The antibody is conjugated to BD Horizon™ V450, which has been developed for use in multicolor flow cytometry experiments and is available exclusively from BD Biosciences. It is excited by the Violet laser Ex max of 406 nm and has an Em Max at 450 nm. Conjugates with BD Horizon™ V450 can be used in place of Pacific Blue™ conjugates.

560637 Rev. 1
Format Details
Down Arrow Up Arrow
BD Horizon™ V450 Dye is part of the BD Horizon™ violet family of dyes. This is a small organic fluorochrome with an excitation maximum (Ex Max) at 405-nm and an emission maximum (Em Max) at 450-nm. BD Horizon™ V450, driven by BD innovation, is designed to be excited by the violet laser (405 nm) and detected using an optical filter centered near 450-nm (e.g., a 450/50-nm bandpass filter). The dye can be excited by the UV (355-nm) laser resulting in cross-laser excitation and spillover. Please ensure that your instrument’s configurations (lasers and optical filters) are appropriate for this dye.
Violet 405 nm
405 nm
450 nm
560637 Rev.1
Citations & References
Down Arrow Up Arrow

Development References (29)

  1. Aiello A, Delia D, Borrello MG, et al. Flow cytometric detection of the mitochondrial BCL-2 protein in normal and neoplastic human lymphoid cells. Cytometry. 1992; 13(5):502-509. (Biology). View Reference
  2. Ayllon V, Cayla X, Garcia A, et al . Bcl-2 targets protein phosphatase 1 alpha to Bad. J Immunol. 2001; 166(12):7345-7352. (Biology). View Reference
  3. Batistatou A, Merry DE, Korsmeyer SJ, Greene LA. Bcl-2 affects survival but not neuronal differentiation of PC12 cells. J Neurosci. 1993; 13(10):4422-4428. (Biology). View Reference
  4. Chiou SK, Rao L, White E. Bcl-2 blocks p53-dependent apoptosis. Mol Cell Biol. 1994; 14(4):2556-2563. (Biology). View Reference
  5. Decary S, Decesse JT, Ogryzko V, et al. The retinoblastoma protein binds the promoter of the survival gene bcl-2 and regulates its transcription in epithelial cells through transcription factor AP-2. Mol Cell Biol. 2002; 22(22):7877-7888. (Biology). View Reference
  6. Hockenbery D, Nuñez G, Milliman C, Schreiber RD, Korsmeyer SJ. Bcl-2 is an inner mitochondrial membrane protein that blocks programmed cell death. Nature. 1990; 348(6299):334-336. (Biology). View Reference
  7. Hockenbery DM, Oltvai ZN, Yin XM, Milliman CL, Korsmeyer SJ. Bcl-2 functions in an antioxidant pathway to prevent apoptosis. Cell. 1991; 75(2):241-251. (Biology). View Reference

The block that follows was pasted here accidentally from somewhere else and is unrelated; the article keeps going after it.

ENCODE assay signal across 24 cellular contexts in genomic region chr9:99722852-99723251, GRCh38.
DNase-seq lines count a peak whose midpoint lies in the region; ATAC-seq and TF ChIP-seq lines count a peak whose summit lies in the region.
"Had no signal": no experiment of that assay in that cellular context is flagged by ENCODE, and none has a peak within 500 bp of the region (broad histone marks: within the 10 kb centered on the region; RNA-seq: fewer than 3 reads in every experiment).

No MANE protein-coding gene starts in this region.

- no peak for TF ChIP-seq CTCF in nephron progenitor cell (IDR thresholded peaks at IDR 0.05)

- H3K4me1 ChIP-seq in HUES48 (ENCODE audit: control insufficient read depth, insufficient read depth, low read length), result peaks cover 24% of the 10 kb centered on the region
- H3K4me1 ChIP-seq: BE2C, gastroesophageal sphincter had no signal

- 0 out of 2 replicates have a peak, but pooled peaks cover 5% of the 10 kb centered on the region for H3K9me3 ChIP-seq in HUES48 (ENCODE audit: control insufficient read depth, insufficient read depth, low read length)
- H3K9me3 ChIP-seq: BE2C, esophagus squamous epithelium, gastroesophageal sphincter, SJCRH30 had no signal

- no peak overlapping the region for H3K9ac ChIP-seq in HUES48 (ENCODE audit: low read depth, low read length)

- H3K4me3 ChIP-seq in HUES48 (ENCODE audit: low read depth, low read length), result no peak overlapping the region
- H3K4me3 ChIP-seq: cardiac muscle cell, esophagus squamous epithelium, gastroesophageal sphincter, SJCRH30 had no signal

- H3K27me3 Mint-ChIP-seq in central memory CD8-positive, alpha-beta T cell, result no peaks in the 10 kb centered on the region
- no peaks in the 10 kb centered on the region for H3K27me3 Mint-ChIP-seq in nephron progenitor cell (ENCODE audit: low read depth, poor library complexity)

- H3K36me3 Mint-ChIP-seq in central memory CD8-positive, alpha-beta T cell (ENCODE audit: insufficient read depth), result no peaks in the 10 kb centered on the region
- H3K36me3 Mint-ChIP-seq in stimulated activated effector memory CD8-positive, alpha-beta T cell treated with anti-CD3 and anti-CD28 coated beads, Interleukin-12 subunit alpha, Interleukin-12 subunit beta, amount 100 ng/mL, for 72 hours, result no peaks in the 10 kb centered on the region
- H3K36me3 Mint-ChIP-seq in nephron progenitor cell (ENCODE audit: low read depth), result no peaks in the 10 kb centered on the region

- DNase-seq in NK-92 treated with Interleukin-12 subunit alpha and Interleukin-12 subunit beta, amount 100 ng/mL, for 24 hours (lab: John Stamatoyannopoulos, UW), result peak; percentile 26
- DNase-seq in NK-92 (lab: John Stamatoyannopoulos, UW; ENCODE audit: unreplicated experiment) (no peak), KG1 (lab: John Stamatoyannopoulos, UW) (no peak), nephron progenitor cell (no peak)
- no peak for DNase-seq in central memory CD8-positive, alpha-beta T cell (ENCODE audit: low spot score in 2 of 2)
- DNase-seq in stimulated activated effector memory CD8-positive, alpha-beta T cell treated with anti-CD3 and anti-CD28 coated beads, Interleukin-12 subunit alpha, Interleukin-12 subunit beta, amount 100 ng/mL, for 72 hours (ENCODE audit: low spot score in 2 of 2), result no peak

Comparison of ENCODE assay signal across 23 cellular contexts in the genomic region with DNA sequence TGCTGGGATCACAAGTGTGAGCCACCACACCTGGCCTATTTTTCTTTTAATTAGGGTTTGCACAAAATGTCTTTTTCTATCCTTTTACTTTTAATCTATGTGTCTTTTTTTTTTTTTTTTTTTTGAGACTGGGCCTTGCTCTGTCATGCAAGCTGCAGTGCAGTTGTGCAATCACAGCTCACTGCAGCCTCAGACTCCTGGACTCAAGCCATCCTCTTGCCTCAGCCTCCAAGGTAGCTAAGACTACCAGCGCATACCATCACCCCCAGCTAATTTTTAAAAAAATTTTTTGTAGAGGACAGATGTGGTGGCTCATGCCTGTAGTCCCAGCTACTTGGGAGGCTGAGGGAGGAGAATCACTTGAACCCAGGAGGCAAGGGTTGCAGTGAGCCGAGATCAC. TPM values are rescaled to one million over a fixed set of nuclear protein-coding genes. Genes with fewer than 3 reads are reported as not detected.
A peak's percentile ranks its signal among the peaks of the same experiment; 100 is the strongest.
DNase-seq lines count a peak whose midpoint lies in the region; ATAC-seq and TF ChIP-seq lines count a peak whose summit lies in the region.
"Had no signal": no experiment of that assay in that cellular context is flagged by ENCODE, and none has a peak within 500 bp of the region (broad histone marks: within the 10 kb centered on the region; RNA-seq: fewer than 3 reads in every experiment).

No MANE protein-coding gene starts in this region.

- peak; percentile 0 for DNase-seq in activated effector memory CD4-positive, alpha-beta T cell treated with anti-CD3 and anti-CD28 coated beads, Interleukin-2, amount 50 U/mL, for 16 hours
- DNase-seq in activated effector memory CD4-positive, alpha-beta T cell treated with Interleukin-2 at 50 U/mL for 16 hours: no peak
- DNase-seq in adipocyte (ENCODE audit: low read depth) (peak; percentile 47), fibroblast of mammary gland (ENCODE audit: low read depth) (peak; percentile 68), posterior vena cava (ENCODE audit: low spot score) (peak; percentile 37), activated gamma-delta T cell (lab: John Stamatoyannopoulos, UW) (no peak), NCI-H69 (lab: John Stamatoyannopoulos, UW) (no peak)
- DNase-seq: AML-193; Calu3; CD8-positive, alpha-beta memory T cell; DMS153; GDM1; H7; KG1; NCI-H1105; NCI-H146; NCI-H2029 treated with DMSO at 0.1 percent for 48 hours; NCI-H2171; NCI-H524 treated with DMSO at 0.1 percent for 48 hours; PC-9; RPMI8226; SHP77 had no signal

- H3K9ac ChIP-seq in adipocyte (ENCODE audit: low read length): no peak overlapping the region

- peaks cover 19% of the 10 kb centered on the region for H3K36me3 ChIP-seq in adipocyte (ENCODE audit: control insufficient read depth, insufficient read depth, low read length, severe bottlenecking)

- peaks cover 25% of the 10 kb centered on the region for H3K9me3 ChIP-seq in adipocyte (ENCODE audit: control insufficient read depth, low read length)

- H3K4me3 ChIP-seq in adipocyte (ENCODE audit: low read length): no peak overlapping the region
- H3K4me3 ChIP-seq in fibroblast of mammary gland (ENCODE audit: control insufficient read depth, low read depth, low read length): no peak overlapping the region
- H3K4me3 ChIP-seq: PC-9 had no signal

8. Hockenbery DM, Zutter M, Hickey W, Nahm M, Korsmeyer SJ. BCL2 protein is topographically restricted in tissues characterized by apoptotic cell death. Proc Natl Acad Sci U S A. 1991; 88(16):6961-6965. (Biology). View Reference
  9. Hsu YT, Youle RJ. Nonionic detergents induce dimerization among members of the Bcl-2 family. J Biol Chem. 1997; 272(21):13829-13834. (Biology). View Reference
  10. Krajewski S, Tanaka S, Takayama S, Schibler MJ, Fenton W, Reed JC. Investigation of the subcellular distribution of the bcl-2 oncoprotein: residence in the nuclear envelope, endoplasmic reticulum, and outer mitochondrial membranes. Cancer Res. 1993; 53(19):4701-4714. (Biology). View Reference
  11. Louie DC, Kant JA, Brooks JJ, Reed JC. Absence of t(14;18) major and minor breakpoints and of Bcl-2 protein overproduction in Reed-Sternberg cells of Hodgkin's disease. Am J Pathol. 1991; 139(6):1231-1237. (Biology). View Reference
  12. Nguyen M, Millar DG, Yong VW, Korsmeyer SJ, Shore GC. Targeting of Bcl-2 to the mitochondrial outer membrane by a COOH-terminal signal anchor sequence. J Biol Chem. 1993; 268(34):25265-25268. (Biology). View Reference
  13. Núñez G, Merino R, Grillot D, González-García M. Bcl-2 and Bcl-x: regulatory switches for lymphoid death and survival. Immunol Today. 1994; 15(12):582-588. (Biology). View Reference
  14. Oltvai ZN, Milliman CL, Korsmeyer SJ. Bcl-2 heterodimerizes in vivo with a conserved homolog, Bax, that accelerates programmed cell death. Cell. 1993; 74(4):609-619. (Biology). View Reference